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John Curl's Blowtorch preamplifier part II
John Curl's Blowtorch preamplifier part II
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Old 26th December 2012, 11:29 PM   #31791
SY is offline SY  United States
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John Curl's Blowtorch preamplifier part II
Define "accurate mike."
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Old 26th December 2012, 11:37 PM   #31792
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Originally Posted by john curl View Post
That is when you first found out about microphone impedance? Congratulations.
A condenser microphone is a capacitor, what are you trying to say (1928 I was not around then)? What is the noise on a capacitor? Well let's see, one classic text book technique is to integrate the noise on a parallel R C network from 0 to infinity and as R goes to infinity the answer is always KT/C. Guess what the spectrum looks like? This is OLD stuff.

Or what's the current noise of a resistor? Sqrt(4KT/R) gee what does that mean?
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Old 26th December 2012, 11:43 PM   #31793
scott wurcer is offline scott wurcer  United States
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I'll bow to your greater experience ... !

But, this does remind me ... it's impossible to get sensible measurements about mic distortion anywhere; yes, I know there's a special technique using face to face mics to do the job (?), but no-one actually specifies anything worthwhile of the results.

Or do they ... ?

Frank
You are talking about reciprocity which only works on some mics. Google will turn up lots of results. This is the accepted lab standards way (as well as the electrostatic actuator method). There is an obvious technique using two tones one coming from each of two speakers so the IM is only from the mic. With care this can be very good.
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Old 26th December 2012, 11:49 PM   #31794
scott wurcer is offline scott wurcer  United States
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Originally Posted by john curl View Post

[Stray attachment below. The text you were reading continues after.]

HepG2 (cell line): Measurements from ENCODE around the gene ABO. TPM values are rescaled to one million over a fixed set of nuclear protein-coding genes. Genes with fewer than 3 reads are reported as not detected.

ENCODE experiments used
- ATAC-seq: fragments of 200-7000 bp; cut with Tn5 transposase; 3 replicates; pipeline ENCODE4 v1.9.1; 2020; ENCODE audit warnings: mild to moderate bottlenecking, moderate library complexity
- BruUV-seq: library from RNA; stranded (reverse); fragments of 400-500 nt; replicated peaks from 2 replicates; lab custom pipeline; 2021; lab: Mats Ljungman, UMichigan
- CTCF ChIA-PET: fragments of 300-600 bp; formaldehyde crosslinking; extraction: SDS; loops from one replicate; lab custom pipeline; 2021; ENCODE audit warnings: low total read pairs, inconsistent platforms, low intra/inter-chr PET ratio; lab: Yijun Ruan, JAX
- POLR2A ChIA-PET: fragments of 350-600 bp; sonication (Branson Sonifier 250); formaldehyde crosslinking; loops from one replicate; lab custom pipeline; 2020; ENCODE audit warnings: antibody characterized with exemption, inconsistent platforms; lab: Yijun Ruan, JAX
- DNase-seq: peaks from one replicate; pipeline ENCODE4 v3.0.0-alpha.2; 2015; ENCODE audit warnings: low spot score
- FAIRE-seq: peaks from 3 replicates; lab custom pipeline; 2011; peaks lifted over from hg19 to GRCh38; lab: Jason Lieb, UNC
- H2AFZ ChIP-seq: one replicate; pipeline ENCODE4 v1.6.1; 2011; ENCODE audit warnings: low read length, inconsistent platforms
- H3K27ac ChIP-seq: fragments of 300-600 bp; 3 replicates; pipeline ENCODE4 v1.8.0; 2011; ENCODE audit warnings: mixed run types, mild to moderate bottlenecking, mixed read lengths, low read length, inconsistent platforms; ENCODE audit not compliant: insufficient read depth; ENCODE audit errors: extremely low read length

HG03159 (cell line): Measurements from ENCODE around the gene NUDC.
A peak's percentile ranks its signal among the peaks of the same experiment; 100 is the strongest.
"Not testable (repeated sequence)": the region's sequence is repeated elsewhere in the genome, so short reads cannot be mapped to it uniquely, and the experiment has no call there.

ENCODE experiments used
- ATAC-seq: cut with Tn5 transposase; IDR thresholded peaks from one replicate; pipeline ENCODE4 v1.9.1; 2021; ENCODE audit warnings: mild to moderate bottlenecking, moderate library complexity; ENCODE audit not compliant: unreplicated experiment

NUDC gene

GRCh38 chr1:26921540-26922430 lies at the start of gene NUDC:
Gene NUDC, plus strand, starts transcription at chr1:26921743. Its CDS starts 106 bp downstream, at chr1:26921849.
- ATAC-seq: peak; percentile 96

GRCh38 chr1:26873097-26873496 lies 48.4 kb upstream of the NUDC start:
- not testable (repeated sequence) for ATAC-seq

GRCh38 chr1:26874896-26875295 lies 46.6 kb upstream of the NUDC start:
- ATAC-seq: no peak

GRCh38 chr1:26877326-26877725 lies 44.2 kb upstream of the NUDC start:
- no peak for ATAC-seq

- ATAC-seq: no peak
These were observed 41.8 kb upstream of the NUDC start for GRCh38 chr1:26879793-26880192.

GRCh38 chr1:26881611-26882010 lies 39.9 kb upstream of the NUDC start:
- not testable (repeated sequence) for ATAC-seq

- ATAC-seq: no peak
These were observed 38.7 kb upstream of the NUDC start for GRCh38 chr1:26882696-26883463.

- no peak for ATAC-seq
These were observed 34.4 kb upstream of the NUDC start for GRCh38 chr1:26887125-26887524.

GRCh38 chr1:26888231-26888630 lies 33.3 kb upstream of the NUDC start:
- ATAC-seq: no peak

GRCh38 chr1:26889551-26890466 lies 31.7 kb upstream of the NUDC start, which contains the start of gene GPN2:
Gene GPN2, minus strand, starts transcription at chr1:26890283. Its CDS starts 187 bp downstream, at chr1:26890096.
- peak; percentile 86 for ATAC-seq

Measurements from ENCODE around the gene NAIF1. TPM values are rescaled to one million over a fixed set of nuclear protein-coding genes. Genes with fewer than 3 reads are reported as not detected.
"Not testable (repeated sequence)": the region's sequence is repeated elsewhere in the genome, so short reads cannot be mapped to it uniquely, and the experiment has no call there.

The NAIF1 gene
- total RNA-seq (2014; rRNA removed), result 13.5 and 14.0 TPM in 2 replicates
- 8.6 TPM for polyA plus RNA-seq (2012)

Anybody yet figure out WHY B&K used such a low input Z?
They were making measurement insrtruments and it didn't matter. B&K technical journal 1972 recommends 10G Ohms BTW.
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Old 26th December 2012, 11:51 PM   #31795
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Originally Posted by scott wurcer View Post
You are talking about reciprocity which only works on some mics. Google will turn up lots of results. This is the accepted lab standards way (as well as the electrostatic actuator method). There is an obvious technique using two tones one coming from each of two speakers so the IM is only from the mic. With care this can be very good.
Yes, but who publishes results? A couple of times I hunted around, but all I came across was single figure "nonsense" and the like. What about full spectrum, at different levels, you know, "engineering stuff" ...

Frank
 
Old 27th December 2012, 01:02 AM   #31796
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No, they were worried about HUMIDITY! It is so good that you have known everything useful for just about forever, even before 1966. I didn't. I was still in the dark. I always try to credit my sources.
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Old 27th December 2012, 01:04 AM   #31797
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In 1972, I was seeking out 100G resistors. Chickened out using them, settled for 1G and 10G. Still have some.
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Old 27th December 2012, 01:05 AM   #31798
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Fas 42, it doesn't really matter. Start with a measurement mike and compare.
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Old 27th December 2012, 01:11 AM   #31799
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John Curl's Blowtorch preamplifier part II
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No, they were worried about HUMIDITY!
Even in 1966, the ways to deal with that were known. Electrometers used very high value resistors.
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Old 27th December 2012, 01:28 AM   #31800
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I did NOT create the B&K schematic that I had to upgrade. They did, AND they told me that this was the reason in 1973. Now for the resistors I still have left:
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